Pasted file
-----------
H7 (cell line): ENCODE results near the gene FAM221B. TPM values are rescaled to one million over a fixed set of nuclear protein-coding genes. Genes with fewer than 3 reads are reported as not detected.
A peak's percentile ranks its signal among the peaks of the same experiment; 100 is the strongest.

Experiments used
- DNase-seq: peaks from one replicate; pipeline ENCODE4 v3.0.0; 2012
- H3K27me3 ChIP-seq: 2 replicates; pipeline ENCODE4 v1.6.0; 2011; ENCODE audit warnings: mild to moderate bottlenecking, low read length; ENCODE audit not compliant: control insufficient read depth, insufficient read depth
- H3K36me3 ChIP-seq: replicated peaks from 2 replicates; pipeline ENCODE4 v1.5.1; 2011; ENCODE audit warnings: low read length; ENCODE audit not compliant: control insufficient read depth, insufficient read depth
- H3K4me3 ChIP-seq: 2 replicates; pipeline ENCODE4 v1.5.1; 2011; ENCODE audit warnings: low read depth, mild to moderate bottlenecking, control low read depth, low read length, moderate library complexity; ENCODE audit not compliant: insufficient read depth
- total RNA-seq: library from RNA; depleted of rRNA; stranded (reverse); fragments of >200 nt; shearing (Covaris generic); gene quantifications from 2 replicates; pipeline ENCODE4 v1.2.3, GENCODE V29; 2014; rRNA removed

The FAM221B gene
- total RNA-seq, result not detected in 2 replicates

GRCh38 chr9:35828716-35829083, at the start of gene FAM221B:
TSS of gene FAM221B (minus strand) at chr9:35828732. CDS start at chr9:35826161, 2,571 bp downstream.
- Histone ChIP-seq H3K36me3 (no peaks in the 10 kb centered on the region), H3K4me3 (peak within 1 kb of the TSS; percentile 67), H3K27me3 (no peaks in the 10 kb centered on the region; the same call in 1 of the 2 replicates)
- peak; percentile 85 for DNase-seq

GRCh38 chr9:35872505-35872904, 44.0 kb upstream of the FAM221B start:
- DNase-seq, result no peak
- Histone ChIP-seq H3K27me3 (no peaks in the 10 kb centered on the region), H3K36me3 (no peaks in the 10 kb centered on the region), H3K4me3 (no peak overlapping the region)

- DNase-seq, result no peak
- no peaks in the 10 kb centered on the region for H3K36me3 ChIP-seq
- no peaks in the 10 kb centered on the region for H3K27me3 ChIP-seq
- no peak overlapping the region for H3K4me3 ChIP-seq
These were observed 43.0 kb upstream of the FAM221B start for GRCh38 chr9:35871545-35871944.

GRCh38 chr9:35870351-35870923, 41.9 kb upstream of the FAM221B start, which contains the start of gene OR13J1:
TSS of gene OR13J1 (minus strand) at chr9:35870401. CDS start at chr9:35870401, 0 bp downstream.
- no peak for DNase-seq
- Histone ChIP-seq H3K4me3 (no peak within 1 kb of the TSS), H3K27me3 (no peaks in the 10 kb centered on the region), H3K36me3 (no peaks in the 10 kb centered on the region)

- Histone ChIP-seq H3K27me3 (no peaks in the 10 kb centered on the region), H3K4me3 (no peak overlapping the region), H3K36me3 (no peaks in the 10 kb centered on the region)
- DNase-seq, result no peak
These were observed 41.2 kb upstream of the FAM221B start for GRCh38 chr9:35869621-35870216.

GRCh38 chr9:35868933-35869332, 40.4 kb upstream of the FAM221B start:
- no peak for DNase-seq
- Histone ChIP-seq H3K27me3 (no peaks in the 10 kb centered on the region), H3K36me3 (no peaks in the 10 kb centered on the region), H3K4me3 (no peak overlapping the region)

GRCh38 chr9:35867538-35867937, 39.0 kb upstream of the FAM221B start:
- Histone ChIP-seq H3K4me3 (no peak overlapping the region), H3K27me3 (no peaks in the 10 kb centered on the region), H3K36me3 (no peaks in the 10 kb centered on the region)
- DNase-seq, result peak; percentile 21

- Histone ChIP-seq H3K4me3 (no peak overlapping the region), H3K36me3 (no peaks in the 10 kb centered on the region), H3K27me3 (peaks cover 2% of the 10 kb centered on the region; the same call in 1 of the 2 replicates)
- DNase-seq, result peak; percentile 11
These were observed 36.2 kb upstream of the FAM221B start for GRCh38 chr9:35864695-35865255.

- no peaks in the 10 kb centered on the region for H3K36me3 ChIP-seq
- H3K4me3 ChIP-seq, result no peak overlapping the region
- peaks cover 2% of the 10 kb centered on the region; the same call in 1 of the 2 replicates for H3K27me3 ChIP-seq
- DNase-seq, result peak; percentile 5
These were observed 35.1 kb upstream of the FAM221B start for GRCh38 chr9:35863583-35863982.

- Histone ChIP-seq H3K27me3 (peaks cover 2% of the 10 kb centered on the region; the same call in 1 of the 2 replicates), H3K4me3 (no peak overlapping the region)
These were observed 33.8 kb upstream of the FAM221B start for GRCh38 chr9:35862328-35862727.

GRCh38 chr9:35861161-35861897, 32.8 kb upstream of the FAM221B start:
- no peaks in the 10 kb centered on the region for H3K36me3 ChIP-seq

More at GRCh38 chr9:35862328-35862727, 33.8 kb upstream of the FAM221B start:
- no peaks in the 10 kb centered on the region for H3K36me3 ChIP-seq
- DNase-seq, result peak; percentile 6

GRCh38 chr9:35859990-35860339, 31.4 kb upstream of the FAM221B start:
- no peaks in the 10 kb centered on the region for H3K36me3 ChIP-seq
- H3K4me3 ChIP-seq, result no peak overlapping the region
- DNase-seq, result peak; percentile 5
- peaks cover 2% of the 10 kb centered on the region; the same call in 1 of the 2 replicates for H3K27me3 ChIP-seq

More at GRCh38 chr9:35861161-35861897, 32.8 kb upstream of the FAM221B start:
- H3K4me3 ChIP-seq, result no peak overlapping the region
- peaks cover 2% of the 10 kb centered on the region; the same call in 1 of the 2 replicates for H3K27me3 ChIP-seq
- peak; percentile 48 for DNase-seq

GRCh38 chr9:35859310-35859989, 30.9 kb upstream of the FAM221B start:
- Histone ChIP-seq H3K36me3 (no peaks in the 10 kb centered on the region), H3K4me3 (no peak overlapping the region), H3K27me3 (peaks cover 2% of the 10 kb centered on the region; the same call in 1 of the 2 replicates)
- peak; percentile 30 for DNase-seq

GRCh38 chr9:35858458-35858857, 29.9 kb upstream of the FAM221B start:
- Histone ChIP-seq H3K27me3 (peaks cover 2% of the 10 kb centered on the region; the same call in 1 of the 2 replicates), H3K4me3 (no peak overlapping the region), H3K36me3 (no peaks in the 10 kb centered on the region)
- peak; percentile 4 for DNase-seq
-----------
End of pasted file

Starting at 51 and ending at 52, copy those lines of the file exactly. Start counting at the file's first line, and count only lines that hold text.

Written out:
GRCh38 chr9:35859990-35860339, 31.4 kb upstream of the FAM221B start:
- no peaks in the 10 kb centered on the region for H3K36me3 ChIP-seq